Friday, July 29, 2011


Written by Rabbi Yisrael Bronstein

"These are the journeys of the Children of Israel" [Masei 33:1]
אֵלֶּה מַסְעֵי בְנֵי יִשְׂרָאֵל

This verse alludes to the four exiles that the Jewish nation would endure:

אֵלֶּה - Eileh - Edom [Rome]
מַסְעֵי - Masei - Madai and Paras [Medes and Persia]
בְנֵי - Bnei - Bavel [Babylonia]
יִשְׂרָאֵל - Yisrael - Yavan [Greece]

Why, asks Rashi, was it necessary to enumerate all of the different journeys?

To answer this question, Rashi quotes the words of the Midrash Tanchuma: "This can be compared to the case of a king whose son was ill and he took him to a distant place to cure him. Once they started back, his father began to enumerate all the stages [of their journey] saying to [his son]: "Here we slept. Here we felt cold. Here you had a headache, etc."

What is the nimshal [the application] of this parable? asked the Imrei Emes [R' Avraham Mordechai of Gur]. Is the Torah merely telling us that the Jews rested or cooled themselves in these places? Isn't it obvious that they had to do these things? What, then, is the Midrash coming to teach us by listing the places where they slept or felt cold?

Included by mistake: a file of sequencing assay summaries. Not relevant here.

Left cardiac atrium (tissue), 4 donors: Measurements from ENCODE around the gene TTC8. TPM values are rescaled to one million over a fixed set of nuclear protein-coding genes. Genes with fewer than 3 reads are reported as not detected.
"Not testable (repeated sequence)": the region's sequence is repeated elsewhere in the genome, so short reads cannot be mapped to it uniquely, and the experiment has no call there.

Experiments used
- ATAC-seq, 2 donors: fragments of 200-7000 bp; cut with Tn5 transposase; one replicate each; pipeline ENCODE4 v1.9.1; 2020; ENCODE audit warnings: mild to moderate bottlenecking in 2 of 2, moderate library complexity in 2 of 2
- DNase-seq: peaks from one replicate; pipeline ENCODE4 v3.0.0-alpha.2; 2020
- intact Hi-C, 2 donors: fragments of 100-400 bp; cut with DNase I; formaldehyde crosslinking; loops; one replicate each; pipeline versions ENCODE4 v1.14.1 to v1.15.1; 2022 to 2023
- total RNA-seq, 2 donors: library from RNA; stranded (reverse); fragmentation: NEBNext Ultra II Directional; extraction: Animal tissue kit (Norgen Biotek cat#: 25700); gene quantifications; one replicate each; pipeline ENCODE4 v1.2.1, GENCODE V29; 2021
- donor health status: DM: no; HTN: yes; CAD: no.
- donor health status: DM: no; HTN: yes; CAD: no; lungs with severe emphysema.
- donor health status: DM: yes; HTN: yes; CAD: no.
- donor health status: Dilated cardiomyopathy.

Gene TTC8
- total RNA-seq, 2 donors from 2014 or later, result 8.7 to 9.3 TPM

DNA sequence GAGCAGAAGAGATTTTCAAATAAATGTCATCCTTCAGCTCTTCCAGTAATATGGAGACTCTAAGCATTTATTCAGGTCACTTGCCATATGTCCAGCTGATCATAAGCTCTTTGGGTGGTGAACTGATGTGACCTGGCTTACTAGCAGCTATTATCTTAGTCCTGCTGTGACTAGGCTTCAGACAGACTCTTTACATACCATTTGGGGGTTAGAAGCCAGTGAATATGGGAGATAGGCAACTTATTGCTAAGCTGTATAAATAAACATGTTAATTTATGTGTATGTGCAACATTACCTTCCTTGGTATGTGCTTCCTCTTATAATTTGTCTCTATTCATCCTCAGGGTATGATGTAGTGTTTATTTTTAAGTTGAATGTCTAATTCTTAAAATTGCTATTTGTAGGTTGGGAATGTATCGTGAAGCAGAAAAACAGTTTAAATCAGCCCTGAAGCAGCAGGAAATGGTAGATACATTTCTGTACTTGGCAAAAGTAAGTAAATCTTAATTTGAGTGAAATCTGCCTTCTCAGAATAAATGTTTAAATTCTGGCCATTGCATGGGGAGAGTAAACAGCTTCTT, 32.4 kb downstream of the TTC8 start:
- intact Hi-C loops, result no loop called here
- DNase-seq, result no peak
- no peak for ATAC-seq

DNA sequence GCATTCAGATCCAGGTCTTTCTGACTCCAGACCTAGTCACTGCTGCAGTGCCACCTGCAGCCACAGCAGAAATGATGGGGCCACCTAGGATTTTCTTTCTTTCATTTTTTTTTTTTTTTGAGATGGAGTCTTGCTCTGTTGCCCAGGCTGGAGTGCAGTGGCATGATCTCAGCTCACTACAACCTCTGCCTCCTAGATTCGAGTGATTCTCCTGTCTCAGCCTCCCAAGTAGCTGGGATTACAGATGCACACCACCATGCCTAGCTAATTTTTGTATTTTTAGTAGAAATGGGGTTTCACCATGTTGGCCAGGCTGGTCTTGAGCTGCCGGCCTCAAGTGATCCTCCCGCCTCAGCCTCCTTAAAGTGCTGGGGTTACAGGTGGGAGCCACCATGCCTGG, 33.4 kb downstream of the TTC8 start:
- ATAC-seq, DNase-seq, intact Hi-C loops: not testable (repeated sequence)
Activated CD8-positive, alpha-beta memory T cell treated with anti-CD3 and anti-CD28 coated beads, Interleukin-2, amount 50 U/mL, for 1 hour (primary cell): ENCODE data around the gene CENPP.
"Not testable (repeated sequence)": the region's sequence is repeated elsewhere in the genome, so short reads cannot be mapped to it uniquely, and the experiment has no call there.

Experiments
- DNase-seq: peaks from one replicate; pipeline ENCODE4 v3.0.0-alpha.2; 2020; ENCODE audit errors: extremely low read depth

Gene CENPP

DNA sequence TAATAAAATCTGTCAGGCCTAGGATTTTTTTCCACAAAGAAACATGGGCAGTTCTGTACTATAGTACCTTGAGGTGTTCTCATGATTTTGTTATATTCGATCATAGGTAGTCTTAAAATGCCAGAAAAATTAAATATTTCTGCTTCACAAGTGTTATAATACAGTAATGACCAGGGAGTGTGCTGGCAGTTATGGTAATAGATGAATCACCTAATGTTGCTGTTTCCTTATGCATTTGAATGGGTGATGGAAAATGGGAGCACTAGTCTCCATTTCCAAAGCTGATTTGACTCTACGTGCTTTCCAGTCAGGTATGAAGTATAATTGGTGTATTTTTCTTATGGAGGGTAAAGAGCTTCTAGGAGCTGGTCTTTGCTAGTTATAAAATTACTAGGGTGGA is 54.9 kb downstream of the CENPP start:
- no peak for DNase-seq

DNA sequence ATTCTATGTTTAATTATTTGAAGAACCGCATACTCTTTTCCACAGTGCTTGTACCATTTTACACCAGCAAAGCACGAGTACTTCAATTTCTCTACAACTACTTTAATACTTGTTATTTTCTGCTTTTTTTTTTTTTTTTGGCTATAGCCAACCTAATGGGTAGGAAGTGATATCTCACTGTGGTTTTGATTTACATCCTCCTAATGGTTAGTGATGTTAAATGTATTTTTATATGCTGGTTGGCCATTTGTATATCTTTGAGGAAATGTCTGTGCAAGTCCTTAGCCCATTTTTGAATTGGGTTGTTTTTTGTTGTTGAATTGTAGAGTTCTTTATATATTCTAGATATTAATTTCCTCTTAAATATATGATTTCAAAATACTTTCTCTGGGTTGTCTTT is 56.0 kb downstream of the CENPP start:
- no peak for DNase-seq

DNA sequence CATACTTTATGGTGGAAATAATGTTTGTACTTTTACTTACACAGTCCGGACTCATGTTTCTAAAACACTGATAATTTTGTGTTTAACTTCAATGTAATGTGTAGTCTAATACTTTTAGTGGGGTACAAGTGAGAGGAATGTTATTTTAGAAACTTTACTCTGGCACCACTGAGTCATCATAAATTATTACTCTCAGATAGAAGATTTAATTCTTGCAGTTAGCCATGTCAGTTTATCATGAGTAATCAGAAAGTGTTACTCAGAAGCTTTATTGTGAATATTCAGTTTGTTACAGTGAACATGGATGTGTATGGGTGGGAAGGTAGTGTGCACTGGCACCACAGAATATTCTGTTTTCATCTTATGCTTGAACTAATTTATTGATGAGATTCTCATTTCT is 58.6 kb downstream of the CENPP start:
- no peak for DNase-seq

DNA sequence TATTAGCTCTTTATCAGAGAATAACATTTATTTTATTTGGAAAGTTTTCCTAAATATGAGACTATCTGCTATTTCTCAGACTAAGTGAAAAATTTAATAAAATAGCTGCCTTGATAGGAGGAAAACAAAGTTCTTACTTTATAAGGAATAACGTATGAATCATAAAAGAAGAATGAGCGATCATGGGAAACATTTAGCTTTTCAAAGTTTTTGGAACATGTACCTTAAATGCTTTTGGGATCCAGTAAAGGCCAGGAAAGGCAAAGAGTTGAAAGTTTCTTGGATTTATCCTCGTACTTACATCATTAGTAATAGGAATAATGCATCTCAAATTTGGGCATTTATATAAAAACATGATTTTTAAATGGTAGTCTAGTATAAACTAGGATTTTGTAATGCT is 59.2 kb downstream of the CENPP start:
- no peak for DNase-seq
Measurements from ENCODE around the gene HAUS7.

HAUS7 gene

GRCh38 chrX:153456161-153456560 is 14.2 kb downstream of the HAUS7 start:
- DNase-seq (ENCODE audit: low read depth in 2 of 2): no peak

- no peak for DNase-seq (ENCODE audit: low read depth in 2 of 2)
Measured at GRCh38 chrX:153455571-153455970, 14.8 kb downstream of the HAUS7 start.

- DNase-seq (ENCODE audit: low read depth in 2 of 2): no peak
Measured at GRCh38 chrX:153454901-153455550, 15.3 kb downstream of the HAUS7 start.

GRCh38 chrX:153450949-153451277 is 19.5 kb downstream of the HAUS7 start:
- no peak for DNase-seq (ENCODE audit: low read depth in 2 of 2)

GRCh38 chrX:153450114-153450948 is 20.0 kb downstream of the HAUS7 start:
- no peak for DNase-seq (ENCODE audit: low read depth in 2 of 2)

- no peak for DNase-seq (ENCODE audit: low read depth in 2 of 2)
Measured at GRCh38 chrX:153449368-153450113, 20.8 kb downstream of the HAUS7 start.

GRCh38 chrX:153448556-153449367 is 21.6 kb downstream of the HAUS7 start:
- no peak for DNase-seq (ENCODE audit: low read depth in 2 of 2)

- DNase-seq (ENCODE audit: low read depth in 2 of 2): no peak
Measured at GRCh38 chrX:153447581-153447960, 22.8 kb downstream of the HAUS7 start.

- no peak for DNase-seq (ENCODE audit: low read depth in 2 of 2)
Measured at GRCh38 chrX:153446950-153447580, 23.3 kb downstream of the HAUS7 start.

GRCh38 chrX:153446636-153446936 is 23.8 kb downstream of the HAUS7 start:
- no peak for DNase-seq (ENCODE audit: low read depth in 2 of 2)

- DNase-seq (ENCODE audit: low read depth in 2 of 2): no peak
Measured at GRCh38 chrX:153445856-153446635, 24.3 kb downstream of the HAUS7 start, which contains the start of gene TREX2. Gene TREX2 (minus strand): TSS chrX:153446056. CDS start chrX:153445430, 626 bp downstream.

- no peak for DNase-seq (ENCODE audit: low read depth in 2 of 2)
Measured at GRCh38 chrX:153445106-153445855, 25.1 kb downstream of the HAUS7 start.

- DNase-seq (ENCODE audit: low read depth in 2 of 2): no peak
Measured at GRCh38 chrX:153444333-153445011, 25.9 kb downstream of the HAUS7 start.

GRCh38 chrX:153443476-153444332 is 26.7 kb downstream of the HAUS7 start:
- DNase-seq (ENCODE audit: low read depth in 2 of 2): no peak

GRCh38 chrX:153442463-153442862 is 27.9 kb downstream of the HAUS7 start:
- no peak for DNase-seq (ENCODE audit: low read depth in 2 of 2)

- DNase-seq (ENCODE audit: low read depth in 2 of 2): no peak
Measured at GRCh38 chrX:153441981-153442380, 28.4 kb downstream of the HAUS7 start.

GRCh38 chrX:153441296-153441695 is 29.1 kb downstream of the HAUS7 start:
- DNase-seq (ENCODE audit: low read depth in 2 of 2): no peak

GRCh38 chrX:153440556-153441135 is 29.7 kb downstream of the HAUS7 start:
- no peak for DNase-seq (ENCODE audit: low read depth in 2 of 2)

These verses and Chazal's parable, answered the Rebbe, have deep meaning and contain hidden admonishments.

"Here we slept" - this is an allusion to the time of the Giving of the Torah. For on that monumental morning when the Torah was to be given, the Jewish nation overslept.

"Here we felt cold" - this alludes to when Amalek "cooled down" the Jewish nation's enthusiasm for serving Hashem, as the verse states "That he happened [karcha, "made you cold"] upon you on the way" [Devarim 25:18]

"Here you had a headache [chashasta es roshecha]" - this is an allusion to the sin of the Golden Calf, when the Jewish people had uncertainties [chashashos] regarding the whereabouts of their leader [rosh] Moshe Rabbeinu.

This is why, concluded the Rebbe, the Torah specified each journey, in order that the Jewish nation should remember what transpired at each place and repent wholeheartedly.

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